School parents demand an end to “Toxic Swaps”

On June 24, a delegation of local school council leaders, students and supporters from Pilsen and other communities paid a visit to Jim Reynolds, president and CEO of Loop Capital Markets LLC. The group demanded the renegotiation of its company’s portion of “toxic swaps” costing Chicago Public Schools and the city of Chicago $72 million a year. Interest rate swaps or toxic swaps are highly speculative financial instruments entered between banks and CPS as well as other city of Chicago departments. “Toxic swaps” cost public schools almost $36 million every year at a time of record school closures and further reduction of individual school budgets.

“The children in my school can’t even get a decent place to play, why should companies like Loop Capital be getting the money that belongs to our kids?” said Rosemarie Sierra, local school council president at Pilsen Community Academy. “Taking money from neighborhood children to give it to bankers is wrong.  This deal has to stop.”

The largest school closing in U.S. history a few weeks ago in Chicago is being topped off by budget cuts to individual schools of up to 25 percent. Pilsen’s Jungman Elementary, for instance, lost seven teachers and $535,000, according to school officials. This will mean that class sizes will go from 20 students to 30 students, according to the school administration. While CPS refuses to provide a complete picture of the budget cuts, the shortages reported in 100 schools so far amount to $70 million, according to Raise Your Hand Illinois.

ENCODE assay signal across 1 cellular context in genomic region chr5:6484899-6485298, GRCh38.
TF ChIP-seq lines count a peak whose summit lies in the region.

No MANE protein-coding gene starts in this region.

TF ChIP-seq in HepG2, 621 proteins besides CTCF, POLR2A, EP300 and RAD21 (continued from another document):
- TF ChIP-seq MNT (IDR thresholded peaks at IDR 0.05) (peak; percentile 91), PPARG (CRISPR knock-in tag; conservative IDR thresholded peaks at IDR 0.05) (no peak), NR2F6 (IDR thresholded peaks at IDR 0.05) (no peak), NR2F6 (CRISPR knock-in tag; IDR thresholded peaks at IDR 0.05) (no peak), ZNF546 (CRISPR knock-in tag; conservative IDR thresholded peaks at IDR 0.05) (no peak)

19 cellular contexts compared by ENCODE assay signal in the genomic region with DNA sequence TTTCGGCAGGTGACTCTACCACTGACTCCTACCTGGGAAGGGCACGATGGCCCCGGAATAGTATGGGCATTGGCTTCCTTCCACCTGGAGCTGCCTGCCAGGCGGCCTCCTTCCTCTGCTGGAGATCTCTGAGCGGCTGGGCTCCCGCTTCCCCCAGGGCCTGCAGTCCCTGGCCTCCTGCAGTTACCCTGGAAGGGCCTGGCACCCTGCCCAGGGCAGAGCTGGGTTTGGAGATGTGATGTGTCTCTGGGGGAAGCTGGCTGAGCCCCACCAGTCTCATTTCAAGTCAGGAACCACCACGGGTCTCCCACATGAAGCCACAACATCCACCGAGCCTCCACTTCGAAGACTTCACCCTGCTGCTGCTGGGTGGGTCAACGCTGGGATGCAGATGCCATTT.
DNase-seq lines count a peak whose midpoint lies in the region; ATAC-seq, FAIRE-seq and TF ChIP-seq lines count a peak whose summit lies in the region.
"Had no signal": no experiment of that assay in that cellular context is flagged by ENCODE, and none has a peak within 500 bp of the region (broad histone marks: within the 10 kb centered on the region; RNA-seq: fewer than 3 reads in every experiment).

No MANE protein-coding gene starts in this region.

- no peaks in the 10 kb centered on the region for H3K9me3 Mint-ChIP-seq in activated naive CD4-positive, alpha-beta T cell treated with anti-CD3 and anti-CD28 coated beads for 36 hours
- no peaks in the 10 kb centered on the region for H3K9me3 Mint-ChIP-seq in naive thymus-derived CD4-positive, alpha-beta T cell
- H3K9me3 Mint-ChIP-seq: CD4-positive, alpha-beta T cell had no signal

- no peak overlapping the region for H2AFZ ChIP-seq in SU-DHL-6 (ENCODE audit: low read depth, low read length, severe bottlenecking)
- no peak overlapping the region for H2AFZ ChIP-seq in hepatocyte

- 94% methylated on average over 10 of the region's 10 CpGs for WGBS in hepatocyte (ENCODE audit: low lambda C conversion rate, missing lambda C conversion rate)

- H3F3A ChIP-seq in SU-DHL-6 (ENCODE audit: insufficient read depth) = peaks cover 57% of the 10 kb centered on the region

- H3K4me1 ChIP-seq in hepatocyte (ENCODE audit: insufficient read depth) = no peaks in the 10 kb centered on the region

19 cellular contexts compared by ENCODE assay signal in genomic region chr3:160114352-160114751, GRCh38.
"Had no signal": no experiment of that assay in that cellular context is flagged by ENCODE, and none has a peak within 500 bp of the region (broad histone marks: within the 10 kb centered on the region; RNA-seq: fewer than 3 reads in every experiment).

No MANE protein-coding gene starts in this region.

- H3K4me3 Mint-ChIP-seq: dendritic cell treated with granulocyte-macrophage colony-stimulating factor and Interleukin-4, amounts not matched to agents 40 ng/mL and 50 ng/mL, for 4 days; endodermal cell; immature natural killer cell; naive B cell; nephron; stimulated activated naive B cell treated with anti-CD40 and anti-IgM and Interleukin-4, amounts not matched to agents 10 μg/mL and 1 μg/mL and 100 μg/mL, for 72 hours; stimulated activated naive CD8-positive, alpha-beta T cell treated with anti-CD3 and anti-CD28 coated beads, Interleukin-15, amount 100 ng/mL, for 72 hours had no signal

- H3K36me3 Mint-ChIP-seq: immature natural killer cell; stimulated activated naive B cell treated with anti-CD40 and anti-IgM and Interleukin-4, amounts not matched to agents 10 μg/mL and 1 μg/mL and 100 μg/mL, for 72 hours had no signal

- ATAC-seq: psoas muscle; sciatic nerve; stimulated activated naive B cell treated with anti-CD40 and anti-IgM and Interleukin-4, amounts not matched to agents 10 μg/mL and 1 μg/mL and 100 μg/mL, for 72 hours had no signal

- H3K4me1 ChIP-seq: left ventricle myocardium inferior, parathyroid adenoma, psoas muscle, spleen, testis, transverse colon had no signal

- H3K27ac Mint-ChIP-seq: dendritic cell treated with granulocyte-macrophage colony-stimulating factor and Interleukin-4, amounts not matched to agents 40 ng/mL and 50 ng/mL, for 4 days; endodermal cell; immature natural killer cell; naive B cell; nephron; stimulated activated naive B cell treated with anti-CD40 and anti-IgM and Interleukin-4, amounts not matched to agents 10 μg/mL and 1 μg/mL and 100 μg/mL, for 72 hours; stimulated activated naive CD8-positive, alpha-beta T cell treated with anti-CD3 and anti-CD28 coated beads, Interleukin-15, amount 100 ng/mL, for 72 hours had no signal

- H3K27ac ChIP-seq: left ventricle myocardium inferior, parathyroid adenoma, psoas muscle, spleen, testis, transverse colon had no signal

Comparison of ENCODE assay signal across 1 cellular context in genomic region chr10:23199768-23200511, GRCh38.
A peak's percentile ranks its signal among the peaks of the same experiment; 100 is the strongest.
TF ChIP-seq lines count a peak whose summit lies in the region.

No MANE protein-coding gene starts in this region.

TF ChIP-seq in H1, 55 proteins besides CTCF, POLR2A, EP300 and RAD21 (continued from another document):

“What kind of a mayor tries to balance the budget on the back of public school children while letting bankers make millions off of public schools?” said Rosalie Mancera, a Pilsen resident. “We cannot let them get away with this shameful attack on working communities to the benefit of the one percent.”
Meanwhile, the city pays out $72 million dollars a year to cover losses in “toxic swap” deals, according to research by the Grassroots Collaborative. From five deals with the City of Chicago and CPS starting in 2005 through 2011, Loop Capital has made $100 million in profits to date.

by Nelson Soza

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